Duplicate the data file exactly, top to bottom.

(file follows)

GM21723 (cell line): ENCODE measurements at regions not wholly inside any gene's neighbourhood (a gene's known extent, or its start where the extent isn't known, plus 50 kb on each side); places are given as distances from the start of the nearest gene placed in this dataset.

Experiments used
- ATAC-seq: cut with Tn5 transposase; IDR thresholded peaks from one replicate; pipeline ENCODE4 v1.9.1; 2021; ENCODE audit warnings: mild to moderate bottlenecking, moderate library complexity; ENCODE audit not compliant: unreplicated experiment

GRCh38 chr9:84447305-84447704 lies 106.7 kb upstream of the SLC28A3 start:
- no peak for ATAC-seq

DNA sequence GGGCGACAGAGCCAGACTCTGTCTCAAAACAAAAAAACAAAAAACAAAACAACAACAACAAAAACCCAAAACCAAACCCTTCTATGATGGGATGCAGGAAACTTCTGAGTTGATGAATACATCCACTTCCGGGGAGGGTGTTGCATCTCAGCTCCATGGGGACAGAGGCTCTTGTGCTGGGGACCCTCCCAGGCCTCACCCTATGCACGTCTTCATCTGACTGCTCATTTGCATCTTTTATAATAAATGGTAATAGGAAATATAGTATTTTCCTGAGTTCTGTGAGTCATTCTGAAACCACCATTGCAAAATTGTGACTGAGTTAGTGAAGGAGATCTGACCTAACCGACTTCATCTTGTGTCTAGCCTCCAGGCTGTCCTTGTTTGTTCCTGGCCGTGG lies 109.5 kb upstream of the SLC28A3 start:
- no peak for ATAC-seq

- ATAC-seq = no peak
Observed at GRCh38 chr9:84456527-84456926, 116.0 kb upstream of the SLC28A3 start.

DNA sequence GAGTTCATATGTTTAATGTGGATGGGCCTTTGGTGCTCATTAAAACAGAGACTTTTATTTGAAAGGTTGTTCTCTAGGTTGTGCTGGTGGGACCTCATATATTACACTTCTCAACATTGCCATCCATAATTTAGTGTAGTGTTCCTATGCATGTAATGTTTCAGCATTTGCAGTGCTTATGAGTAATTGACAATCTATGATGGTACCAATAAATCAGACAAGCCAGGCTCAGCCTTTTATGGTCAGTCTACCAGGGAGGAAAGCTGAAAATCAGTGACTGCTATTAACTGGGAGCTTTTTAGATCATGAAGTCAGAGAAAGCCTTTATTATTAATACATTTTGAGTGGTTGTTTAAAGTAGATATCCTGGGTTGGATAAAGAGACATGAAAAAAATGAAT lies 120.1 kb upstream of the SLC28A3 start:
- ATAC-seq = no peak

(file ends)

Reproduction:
GM21723 (cell line): ENCODE measurements at regions not wholly inside any gene's neighbourhood (a gene's known extent, or its start where the extent isn't known, plus 50 kb on each side); places are given as distances from the start of the nearest gene placed in this dataset.

Experiments used
- ATAC-seq: cut with Tn5 transposase; IDR thresholded peaks from one replicate; pipeline ENCODE4 v1.9.1; 2021; ENCODE audit warnings: mild to moderate bottlenecking, moderate library complexity; ENCODE audit not compliant: unreplicated experiment

GRCh38 chr9:84447305-84447704 lies 106.7 kb upstream of the SLC28A3 start:
- no peak for ATAC-seq

DNA sequence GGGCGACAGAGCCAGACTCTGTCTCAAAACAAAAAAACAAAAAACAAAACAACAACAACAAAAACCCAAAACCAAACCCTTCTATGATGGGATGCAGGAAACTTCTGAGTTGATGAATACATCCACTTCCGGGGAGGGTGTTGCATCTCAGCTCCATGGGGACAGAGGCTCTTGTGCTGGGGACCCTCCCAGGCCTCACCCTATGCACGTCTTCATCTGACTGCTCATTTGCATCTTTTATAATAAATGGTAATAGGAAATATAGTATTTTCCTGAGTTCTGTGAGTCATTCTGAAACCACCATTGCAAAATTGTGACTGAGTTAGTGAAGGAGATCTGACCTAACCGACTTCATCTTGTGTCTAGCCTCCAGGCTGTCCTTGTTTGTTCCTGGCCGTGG lies 109.5 kb upstream of the SLC28A3 start:
- no peak for ATAC-seq

- ATAC-seq = no peak
Observed at GRCh38 chr9:84456527-84456926, 116.0 kb upstream of the SLC28A3 start.

DNA sequence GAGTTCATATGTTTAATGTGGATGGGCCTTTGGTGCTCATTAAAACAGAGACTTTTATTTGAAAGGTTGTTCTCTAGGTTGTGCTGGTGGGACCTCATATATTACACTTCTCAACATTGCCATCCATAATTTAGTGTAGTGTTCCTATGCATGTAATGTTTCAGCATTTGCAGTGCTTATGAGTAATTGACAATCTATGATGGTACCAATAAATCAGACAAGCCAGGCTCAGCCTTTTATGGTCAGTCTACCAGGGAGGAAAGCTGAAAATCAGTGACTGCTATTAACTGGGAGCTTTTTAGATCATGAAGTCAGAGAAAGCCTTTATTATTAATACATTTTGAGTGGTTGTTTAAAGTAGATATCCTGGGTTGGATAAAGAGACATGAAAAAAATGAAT lies 120.1 kb upstream of the SLC28A3 start:
- ATAC-seq = no peak